Admissibility of Privileged Communication: An Overview

The Legal Arc Volume 1 Issue 1 Articles

Tithi Neogi

Tithi Neogi is a penultimate year student at the KIIT School of Law, Bhubaneswar. She is an avid reader and likes to keep herself abreast with the latest news of the legal and the business world.


Chief Justice Warren Burger once said, “Whatever their origins, these exceptions to the demand for every man’s evidence are not lightly created nor expansively construed, for they are in derogation of the search for truth.” 

It is often said that one must never lie to one’s doctor and lawyer. However, for such candour to exist in a legally recognised relationship such as that of a lawyer and his client, there must be complete privacy in which the client can feel mentally secure to open up completely before his lawyer or any such service provider. No individual can speak of his problems in the fear that his communication with the other person may subsequently be revealed before a court. In any criminal case, any communication relevant to the fact in issue might qualify as evidence to be produced before the court. However, when two people enter into a legally recognised relationship, the communication that takes place between them is protected, i.e. they cannot be forced to divulge the details of such communication before the court. Such communication is called privileged communication.

Meaning of Privileged Communication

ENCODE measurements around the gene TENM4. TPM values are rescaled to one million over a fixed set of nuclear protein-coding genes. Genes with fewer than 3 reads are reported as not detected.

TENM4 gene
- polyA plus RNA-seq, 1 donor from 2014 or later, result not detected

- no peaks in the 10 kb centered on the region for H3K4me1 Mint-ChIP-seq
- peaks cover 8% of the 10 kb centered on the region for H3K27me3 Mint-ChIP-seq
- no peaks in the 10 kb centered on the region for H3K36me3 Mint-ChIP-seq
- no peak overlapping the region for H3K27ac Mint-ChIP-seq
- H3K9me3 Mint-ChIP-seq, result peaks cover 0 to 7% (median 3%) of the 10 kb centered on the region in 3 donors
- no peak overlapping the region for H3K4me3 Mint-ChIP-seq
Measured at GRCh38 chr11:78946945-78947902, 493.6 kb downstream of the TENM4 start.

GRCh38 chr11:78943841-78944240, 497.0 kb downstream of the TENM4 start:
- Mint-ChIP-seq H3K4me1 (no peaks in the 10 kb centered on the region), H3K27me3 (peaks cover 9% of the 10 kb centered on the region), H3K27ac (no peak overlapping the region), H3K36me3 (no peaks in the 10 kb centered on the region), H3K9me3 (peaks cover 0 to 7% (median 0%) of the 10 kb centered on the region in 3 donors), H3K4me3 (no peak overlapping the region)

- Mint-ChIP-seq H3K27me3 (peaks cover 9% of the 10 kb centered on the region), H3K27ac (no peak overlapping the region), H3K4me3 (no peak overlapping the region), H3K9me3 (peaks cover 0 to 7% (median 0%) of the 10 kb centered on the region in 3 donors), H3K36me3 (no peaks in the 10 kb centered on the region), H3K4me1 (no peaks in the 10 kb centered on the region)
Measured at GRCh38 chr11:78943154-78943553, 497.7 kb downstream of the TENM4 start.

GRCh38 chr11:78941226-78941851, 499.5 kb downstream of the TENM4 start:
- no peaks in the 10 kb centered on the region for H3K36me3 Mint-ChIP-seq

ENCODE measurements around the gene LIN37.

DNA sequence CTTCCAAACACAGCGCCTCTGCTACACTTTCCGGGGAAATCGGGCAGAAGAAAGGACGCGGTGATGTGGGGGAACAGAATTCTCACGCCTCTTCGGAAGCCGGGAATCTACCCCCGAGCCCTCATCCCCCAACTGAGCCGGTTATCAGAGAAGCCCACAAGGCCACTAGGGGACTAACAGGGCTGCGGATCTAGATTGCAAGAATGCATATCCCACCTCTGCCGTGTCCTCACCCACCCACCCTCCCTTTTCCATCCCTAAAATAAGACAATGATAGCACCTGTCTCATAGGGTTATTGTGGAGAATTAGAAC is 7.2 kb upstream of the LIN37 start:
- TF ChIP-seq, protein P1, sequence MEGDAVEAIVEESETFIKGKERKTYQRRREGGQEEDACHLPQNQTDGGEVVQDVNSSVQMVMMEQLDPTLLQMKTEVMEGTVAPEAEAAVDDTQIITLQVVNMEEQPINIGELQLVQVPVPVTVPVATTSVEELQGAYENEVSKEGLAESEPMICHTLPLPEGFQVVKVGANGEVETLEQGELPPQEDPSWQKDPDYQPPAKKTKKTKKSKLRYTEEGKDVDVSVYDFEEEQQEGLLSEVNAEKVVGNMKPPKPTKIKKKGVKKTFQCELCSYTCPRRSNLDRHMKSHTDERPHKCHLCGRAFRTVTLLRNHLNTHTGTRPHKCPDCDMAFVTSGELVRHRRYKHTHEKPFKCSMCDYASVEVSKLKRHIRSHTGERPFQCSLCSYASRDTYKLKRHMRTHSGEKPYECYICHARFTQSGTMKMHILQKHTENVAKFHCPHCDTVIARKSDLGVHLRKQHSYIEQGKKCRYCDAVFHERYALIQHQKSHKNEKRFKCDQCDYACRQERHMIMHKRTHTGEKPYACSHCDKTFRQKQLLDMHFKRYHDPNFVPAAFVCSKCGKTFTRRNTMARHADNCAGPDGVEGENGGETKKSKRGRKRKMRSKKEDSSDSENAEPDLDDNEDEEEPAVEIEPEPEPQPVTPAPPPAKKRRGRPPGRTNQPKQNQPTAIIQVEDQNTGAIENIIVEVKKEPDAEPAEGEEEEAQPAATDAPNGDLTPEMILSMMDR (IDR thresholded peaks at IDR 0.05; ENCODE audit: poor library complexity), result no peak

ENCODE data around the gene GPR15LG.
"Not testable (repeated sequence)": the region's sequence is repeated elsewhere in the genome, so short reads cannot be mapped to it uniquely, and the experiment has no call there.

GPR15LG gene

William Theobald defines privileged communication as “a communication either in words or writing, made on such an occasion as takes it out of the ordinary law relating to slander or libel, and exempts the party making it from an action, unless malice instigated the communication.”

Justice Bayley had the following observation regarding privileged communication- “Under certain circumstances, words which would otherwise be actionable, are prima facie excusable by the occasion; these, however, are excepted cases.” Further, in Wright v. Woodgate, Baron Parke defined it as a communication “made on such an occasion as rebuts the inference prima facie arising from a statement prejudicial to the character of the plaintiff, and puts it upon him to prove that there was malice in fact; that the defendant was actuated by motives of personal spite or ill will, independent of the occasion on which the communication was made.”

In Wolfle v. United States, it was held that in order to qualify as privileged communication, the utterance must neither be overheard by a third party, nor the communication must get into the hands of a third party.

A simple understanding of the phrase ‘privileged communication’ may be had from the Legal Guide on Privileged Communications issued by the State of Connecticut Judicial Branch, which defines privilege as “a legal rule that protects communications within certain relationships from compelled disclosure in a court proceeding.”

In India, Sections 126-129 of the Indian Evidence Act deal with privileged communication connected to the relationship between an attorney and her/his client. Further, the Bar Council of India Rules also stipulate that an advocate shall not breach Section 126 of the Indian Evidence Act, for breach entails punishment.

Categories of Privileged Communication